Black Wall Street

When I was young and exposed to dolls, TV, and the media, what I perceived to be normal was that the dolls I had were all White, except one doll that had stiff limbs I couldn’t move very easily, wearing a cheongsam/qipao/traditional Chinese dress. The people on TV and throughout the media were White. There were “Black tv shows” and “White tv shows.” There wasn’t much in between. If I wanted to see anyone who looked like me, I had to watch my grandma’s Cantonese soap operas. But they all spoke Cantonese or some variation of Chinese; they didn’t speak the American English that I mainly spoke. Without even realizing it then, my exposure to the world was very segregated. There was a Black world and a White world. A world that included people like me didn’t exist on TV or in newspapers.. unless you included Jackie Chan in martial arts movies or fully token Chinese stories like that depicted in the movie The Joy Luck Club.

I wish I had read books that taught me about history as it really was, not how white-washed this country wanted to make it for me. I wish I had read children’s stories of kids who made friends with people of different backgrounds or sexual orientation to normalize it more. I wish I had read stories about topics such as Black Wall Street, which I now see kids’ books being written and illustrated about. In fact, how sad: I didn’t learn about Black Wall Street until last year. I vaguely heard about the Tulsa Race Massacres in school, but it was such a vague reference; it was never made a focal point in learning. It didn’t tie to the concept of “Black Wall Street” and that there was once a very wealthy, culturally rich area called Greenwood in Tulsa, Oklahoma, that people considered an economic and cultural mecca of its time…. until a white mob decided to burn these buildings to the ground and kill every black person in sight then. We visited this area today in Tulsa. It’s hard to imagine this entire area up in flames. It just gave me chills thinking about it.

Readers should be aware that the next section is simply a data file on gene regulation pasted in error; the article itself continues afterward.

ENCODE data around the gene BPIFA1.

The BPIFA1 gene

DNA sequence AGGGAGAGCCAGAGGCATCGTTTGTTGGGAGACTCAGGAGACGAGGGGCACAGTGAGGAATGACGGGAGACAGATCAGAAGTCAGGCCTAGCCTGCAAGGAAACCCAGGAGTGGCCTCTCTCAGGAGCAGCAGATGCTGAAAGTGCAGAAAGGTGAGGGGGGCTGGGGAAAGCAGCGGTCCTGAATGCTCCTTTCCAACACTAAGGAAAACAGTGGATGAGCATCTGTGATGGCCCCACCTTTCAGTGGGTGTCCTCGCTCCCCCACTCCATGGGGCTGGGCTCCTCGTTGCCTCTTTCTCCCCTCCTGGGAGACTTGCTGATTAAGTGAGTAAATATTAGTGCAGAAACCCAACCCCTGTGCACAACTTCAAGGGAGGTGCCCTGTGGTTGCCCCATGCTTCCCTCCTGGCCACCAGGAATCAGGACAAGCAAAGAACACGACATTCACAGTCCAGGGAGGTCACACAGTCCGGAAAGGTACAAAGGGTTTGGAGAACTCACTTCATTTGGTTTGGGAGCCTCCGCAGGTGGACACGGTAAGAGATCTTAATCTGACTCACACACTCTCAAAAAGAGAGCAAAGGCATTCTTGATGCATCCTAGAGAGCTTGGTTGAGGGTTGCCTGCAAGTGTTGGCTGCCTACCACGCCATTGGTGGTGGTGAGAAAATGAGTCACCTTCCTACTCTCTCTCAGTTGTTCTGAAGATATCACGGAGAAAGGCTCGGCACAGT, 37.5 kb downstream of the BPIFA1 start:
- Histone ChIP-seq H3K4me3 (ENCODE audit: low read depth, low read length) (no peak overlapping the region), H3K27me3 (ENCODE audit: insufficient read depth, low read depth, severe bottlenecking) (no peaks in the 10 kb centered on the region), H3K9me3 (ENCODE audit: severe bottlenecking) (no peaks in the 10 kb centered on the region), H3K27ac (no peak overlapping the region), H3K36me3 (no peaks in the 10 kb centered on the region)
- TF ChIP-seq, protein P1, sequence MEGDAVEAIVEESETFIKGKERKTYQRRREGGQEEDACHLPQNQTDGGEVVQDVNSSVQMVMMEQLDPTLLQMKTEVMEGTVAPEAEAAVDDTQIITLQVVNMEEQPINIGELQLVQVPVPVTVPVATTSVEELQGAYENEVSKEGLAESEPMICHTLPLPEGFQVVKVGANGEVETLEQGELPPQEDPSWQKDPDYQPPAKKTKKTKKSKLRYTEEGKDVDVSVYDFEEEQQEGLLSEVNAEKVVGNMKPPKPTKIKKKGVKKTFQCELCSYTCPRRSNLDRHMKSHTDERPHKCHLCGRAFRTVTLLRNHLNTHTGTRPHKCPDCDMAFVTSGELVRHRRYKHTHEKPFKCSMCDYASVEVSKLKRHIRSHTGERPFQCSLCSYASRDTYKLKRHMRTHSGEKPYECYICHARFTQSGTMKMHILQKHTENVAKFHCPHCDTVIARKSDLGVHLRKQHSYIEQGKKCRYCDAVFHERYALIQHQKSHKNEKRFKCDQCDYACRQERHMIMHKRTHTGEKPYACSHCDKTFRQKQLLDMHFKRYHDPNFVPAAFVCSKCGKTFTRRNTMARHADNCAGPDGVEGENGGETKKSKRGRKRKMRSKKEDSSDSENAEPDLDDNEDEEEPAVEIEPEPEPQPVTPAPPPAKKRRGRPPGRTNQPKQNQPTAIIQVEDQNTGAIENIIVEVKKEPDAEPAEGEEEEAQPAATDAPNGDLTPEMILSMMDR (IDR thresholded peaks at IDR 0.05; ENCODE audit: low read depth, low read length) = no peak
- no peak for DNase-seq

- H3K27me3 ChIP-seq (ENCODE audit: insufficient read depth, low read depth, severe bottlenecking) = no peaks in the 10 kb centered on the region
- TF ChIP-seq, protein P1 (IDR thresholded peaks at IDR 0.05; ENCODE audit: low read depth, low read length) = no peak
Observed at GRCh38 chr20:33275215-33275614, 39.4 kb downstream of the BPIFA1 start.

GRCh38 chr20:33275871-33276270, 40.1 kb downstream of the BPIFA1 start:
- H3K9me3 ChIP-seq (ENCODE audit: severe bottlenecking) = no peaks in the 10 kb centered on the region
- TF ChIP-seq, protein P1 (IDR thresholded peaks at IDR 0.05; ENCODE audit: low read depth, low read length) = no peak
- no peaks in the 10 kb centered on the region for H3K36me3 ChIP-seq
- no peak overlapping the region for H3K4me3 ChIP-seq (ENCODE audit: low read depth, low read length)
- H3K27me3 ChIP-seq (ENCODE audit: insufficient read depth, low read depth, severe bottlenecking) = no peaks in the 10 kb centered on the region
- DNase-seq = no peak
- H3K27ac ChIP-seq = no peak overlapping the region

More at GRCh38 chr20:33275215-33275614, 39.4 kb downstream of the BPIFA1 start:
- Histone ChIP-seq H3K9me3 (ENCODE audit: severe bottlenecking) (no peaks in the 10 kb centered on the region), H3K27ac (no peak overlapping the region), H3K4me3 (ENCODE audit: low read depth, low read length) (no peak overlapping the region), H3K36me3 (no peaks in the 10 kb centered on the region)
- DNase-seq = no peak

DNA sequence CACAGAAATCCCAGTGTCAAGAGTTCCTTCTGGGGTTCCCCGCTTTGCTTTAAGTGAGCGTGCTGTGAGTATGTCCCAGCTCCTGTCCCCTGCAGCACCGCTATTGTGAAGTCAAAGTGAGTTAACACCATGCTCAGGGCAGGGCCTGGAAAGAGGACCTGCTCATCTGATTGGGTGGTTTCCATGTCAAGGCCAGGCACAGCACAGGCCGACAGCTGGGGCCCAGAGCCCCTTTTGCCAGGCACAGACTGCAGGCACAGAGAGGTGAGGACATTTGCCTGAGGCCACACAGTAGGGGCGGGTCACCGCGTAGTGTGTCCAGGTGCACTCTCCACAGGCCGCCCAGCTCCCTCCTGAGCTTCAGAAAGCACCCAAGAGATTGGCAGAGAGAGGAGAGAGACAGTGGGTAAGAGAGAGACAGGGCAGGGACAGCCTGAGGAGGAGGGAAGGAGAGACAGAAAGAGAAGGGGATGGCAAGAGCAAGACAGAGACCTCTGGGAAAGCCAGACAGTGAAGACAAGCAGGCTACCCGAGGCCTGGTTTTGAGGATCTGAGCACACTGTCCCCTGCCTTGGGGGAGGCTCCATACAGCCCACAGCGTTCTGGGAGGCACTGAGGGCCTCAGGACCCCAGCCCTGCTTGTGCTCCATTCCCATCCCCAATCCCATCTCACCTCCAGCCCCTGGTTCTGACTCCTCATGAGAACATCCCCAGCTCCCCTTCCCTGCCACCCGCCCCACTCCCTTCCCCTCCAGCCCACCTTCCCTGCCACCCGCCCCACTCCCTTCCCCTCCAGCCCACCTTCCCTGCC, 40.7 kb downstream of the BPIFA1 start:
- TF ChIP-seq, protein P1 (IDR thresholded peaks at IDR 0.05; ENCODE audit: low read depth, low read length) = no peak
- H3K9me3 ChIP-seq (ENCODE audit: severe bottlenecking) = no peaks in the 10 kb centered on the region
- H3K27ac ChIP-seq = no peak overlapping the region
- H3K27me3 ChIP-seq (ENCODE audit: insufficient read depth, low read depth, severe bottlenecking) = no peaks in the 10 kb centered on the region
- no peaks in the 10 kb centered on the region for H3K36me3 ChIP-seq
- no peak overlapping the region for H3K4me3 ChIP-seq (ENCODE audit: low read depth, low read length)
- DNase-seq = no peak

No reparations have been paid for the damage done to that area of Tulsa. Many members of our government ignore that that even happened or that it holds any significance to this day. But that’s the problem with this country: people, especially those in power, who ignore our past and do not realize that not understanding and acknowledging our history is only to the detriment of our current and future generations. We never move forward unless we reconcile with the past and learn from the past. And that’s a really sad thing in a country full of people who are willfully ignorant to the past, who just say “that was then; this is now,” or “Slavery was in the past; get over it.” You hear that a lot today: “get over it,” “forget about it” “look forward.” About four years ago, a German colleague from Germany told me that in school, they constantly had it beat into their heads that Germany “fucked up big time” with Nazism and that they could never forget what they perpetrated against Jews, against the elderly, the disabled, the non-Whites in Germany; somehow, that concept doesn’t resonate here with slavery, Jim Crow laws, and ongoing systemic racism as a result of all that crap. Instead, we’re supposed to teach kids that the U.S. is perfect, the country everyone else wants to be — truly exceptional.

Yes, we are quite exceptional… truly exceptional in our denial of racism and our past and its connection to the present.

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